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Piracy Your Rights Online

Hotfile Sues Warner Bros Over Abuse of Takedown Tool 155

Posted by Unknown Lamer
from the dmca-makes-life-entertaining dept.
schwit1 writes with a piece in Torrent Freak about ongoing litigation between Hotfile and a few movie studios. From the article: "Hotfile has sued Warner Bros. for fraud and abuse. Hotfile accuses the movie studio of systematically abusing its anti-piracy tool by taking down hundreds of titles they don't hold the copyrights to, including open source software. Among other things, Hotfile is looking for damages to compensate the company for the losses they suffered." Near the end of the article it is mentioned that files taken down by the tool were replaced with links to legally procure similar works from Warner Bros.
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Hotfile Sues Warner Bros Over Abuse of Takedown Tool

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  • Tool Use (Score:4, Insightful)

    by nman64 (912054) * on Tuesday September 13, 2011 @02:37PM (#37390116) Homepage

    The use of tools was a significant early step in the development of humankind. Maybe, in as little as a couple million years, the big studios will be ready to be part of civilized society.

    • The use of tools was a significant early step in the development of humankind. Maybe, in as little as a couple million years, the big studios will be ready to be part of civilized society.

      Good one. It's all masturbation jokes from here on out.

      • The use of tools was a significant early step in the development of humankind. Maybe, in as little as a couple million years, the big studios will be ready to be part of civilized society.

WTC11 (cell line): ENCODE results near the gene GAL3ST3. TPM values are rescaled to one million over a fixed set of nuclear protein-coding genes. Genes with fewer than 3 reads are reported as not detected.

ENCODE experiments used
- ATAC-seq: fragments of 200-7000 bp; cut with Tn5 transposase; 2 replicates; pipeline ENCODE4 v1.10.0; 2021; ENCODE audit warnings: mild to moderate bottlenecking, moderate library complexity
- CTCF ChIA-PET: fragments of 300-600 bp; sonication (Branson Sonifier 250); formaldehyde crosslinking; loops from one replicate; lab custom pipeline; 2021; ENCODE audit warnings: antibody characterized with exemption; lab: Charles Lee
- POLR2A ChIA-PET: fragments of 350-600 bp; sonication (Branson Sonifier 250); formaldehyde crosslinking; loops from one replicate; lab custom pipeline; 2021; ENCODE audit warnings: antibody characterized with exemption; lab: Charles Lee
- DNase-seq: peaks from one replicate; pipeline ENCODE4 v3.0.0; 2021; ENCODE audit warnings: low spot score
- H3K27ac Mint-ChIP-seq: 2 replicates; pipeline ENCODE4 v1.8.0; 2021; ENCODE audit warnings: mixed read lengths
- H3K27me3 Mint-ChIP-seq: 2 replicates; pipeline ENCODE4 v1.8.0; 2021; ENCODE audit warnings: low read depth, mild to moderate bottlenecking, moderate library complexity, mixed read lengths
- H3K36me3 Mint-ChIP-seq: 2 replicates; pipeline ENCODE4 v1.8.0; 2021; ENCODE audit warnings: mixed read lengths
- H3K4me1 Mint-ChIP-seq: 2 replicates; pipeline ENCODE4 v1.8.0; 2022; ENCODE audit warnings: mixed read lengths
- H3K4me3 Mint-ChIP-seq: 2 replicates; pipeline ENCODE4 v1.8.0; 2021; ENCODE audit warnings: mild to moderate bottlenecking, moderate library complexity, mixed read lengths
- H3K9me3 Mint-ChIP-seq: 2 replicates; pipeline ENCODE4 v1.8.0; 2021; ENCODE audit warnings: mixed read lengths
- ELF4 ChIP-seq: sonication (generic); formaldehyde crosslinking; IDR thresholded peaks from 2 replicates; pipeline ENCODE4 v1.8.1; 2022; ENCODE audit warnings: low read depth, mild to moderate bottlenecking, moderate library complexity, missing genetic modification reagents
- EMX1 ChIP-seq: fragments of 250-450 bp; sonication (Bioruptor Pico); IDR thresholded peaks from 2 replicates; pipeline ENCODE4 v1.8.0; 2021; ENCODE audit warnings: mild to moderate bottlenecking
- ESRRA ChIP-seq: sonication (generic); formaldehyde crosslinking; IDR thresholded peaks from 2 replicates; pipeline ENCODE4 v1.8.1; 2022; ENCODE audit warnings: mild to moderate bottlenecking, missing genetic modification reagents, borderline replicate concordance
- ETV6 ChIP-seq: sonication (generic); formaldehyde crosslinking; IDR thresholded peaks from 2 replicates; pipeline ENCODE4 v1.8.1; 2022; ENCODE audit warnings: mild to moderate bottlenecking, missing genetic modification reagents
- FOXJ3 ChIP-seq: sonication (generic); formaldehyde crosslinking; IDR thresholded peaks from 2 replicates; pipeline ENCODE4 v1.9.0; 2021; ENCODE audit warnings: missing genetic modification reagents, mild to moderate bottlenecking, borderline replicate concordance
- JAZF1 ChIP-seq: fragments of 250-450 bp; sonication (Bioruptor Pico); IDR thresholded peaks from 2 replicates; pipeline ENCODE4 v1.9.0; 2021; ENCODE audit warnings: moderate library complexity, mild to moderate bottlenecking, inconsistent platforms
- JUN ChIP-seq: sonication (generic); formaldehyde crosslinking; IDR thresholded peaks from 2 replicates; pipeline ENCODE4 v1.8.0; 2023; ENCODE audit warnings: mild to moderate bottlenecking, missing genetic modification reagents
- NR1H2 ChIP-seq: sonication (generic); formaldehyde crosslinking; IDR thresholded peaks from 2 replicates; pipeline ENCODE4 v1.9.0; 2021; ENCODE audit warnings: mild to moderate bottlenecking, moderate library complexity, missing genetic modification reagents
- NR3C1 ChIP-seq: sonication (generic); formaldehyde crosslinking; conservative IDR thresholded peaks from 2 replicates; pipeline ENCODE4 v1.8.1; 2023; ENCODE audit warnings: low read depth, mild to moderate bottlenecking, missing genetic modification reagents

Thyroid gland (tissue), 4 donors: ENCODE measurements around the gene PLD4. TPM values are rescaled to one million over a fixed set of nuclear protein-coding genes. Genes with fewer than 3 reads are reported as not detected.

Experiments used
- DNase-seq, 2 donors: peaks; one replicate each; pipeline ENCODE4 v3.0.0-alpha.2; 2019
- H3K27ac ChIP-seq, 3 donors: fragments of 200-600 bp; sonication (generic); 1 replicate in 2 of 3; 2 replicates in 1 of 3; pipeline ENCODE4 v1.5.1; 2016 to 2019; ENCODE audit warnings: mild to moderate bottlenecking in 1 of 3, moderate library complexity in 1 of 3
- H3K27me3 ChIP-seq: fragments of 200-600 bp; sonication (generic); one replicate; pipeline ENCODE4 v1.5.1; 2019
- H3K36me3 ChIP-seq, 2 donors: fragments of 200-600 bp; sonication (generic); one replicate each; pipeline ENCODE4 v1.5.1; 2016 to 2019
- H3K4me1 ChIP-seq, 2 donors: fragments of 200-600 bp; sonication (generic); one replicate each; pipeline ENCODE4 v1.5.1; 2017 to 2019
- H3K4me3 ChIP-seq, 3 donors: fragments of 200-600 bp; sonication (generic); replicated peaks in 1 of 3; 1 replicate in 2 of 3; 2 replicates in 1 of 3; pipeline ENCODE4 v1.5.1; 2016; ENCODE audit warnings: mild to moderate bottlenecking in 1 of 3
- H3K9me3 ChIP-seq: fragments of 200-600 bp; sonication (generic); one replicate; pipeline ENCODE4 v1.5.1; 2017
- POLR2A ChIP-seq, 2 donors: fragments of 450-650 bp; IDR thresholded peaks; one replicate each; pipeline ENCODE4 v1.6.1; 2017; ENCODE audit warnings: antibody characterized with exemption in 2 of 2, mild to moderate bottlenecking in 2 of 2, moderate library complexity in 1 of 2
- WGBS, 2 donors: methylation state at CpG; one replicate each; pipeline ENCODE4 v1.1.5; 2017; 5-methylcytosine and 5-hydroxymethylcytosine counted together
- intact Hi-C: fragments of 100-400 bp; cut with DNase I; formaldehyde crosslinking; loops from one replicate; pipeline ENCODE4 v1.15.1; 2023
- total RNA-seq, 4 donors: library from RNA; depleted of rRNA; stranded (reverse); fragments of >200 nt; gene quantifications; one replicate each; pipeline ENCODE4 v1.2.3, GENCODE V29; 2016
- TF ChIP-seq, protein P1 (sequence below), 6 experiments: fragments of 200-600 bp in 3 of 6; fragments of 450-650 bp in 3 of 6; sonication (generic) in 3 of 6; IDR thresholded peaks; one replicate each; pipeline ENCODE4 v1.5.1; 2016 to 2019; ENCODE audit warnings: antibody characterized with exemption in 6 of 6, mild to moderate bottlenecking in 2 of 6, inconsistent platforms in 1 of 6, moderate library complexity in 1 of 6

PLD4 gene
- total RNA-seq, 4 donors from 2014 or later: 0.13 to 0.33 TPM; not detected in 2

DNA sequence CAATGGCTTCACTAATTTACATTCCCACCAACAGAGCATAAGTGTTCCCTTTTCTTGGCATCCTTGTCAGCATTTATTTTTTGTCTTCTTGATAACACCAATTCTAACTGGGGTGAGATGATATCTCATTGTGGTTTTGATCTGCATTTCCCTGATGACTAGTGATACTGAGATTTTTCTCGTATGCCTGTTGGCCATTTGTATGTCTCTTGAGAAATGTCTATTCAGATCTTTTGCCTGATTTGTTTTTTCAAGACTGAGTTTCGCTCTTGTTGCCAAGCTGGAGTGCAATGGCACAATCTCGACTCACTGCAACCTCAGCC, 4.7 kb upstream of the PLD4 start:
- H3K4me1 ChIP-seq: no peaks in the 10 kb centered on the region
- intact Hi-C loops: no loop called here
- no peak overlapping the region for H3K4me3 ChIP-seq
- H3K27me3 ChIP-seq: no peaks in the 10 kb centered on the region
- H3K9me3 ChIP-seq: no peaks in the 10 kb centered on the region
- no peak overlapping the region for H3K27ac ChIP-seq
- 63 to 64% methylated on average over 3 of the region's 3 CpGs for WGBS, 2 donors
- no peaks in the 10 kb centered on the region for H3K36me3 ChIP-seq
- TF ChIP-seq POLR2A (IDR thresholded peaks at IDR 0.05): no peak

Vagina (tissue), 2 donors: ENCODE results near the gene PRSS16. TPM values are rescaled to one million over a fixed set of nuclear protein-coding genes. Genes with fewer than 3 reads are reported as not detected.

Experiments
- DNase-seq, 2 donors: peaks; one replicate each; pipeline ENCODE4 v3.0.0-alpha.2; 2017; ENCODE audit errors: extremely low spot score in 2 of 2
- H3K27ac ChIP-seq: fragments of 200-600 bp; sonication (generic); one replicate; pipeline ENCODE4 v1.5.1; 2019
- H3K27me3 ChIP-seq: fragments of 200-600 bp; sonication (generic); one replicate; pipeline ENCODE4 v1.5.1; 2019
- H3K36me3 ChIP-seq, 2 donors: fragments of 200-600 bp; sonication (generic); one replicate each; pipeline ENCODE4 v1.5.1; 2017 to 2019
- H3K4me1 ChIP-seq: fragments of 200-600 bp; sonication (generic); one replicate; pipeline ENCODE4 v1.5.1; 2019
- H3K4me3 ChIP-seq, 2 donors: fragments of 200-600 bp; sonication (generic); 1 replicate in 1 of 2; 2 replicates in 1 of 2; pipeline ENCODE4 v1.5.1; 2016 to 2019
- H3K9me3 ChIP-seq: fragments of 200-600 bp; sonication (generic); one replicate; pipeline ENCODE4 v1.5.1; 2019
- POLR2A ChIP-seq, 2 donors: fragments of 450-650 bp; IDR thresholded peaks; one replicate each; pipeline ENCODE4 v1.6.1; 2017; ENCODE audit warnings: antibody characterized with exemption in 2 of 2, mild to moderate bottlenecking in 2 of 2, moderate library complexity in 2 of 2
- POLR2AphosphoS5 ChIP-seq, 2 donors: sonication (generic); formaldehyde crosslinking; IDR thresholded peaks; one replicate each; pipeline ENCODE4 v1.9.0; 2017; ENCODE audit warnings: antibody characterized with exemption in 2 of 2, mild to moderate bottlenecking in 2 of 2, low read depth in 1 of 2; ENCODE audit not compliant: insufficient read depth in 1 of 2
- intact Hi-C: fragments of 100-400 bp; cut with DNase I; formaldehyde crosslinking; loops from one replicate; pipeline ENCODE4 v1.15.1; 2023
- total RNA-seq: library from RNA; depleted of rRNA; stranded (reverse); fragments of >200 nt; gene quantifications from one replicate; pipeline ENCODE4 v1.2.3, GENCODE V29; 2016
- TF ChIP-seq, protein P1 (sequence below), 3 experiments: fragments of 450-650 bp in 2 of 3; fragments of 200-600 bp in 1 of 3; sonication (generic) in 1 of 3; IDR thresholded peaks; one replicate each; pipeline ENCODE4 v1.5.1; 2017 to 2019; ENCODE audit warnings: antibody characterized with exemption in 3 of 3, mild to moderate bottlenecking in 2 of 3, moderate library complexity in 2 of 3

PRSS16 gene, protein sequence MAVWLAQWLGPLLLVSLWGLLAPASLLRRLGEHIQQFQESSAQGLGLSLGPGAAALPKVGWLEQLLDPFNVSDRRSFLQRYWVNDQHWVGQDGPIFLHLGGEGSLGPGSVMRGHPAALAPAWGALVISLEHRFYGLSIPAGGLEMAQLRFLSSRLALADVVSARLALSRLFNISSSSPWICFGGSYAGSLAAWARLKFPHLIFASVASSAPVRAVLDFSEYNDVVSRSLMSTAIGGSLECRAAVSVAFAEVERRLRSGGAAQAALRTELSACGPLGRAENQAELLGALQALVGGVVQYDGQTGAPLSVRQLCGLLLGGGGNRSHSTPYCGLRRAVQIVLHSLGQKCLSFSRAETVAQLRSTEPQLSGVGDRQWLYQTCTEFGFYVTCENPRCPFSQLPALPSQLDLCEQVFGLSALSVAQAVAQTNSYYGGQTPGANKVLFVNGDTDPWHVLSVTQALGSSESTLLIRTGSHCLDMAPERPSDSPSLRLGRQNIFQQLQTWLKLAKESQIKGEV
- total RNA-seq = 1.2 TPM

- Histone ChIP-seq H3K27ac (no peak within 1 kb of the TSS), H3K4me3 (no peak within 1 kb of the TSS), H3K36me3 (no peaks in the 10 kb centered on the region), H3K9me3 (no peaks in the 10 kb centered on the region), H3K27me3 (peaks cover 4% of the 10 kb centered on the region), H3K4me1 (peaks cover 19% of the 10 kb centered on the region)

Good one. It's all masturbation jokes from here on out.

        I am highly offended that you would suggest a tool of some nature, like a jack, being used as an item in a masturbation joke. WTF?

        • Do you think we're all just stroking our own egos here? I'm sorry for ejaculating like this but to me this is a serious tissue.
  • by gstoddart (321705) on Tuesday September 13, 2011 @02:45PM (#37390204) Homepage

    I would really like someone to hold them to that.

    Yes, copyright infringement is illegal. But, stating under penalty of perjury that you own a copyrighted work, and clearly not having checked to see if you do ... well, that should be treated with some pretty harsh legal consequences. In fact, maybe someone can spin it so that the Warner pays the statutory damages as if they pirated the work ... what's that, like 9 trillion dollars per offending file?

    Hopefully Hotfile gets some traction on this one.

    • well, that should be treated with some pretty harsh legal consequences.

      Indeed it should, but I wouldn't hold my breath if I was you. If you really want someone to get slapped down for perjury it helps no end for them to be standing in a court, in front of a judge when they do it.

    • by Baloroth (2370816) on Tuesday September 13, 2011 @02:55PM (#37390348)

      Actually, it's worse then that. They then replaced the file (they didn't own) with links to purchase their own works. IMHO (IANAL, though) that is commercial infringement of copyright, and commercial infringement is a criminal offense. So is perjury, for that matter.

      Also, Warner Bros should loose their rights under the DMCA to issue takedown requests at all, since they clearly cannot be trusted to issue valid requests. Make them get a court order every single time. Hopefully, this will serve as a nice precedent against automated takedown tools in the future.

      • Lenz v. Universal (Score:5, Interesting)

        by tepples (727027) <tepples&gmail,com> on Tuesday September 13, 2011 @03:00PM (#37390408) Homepage Journal

        Also, Warner Bros should loose their rights under the DMCA to issue takedown requests at all, since they clearly cannot be trusted to issue valid requests.

        I wonder to what extent Lenz v. Universal and the unclean hands doctrine can be extrapolated to keep a service provider's safe harbor intact when faced with takedown requests from someone suspected of perjury.

      • by Myopic (18616)

        I tried to ignore "then", but you followed it up with "loose".

      • by The Immutable (2459842) on Tuesday September 13, 2011 @03:25PM (#37390684)

        Hopefully, this will serve as a nice precedent against automated takedown tools in the future.

        Tools are just tools. This one was abused and should be taken from the abuser, but by no means indicates that the tool itself is bad. This is the other side of the fence of the historic ruling on VCRs that just because you can do something illegal with a tool is not reason enough to ban it.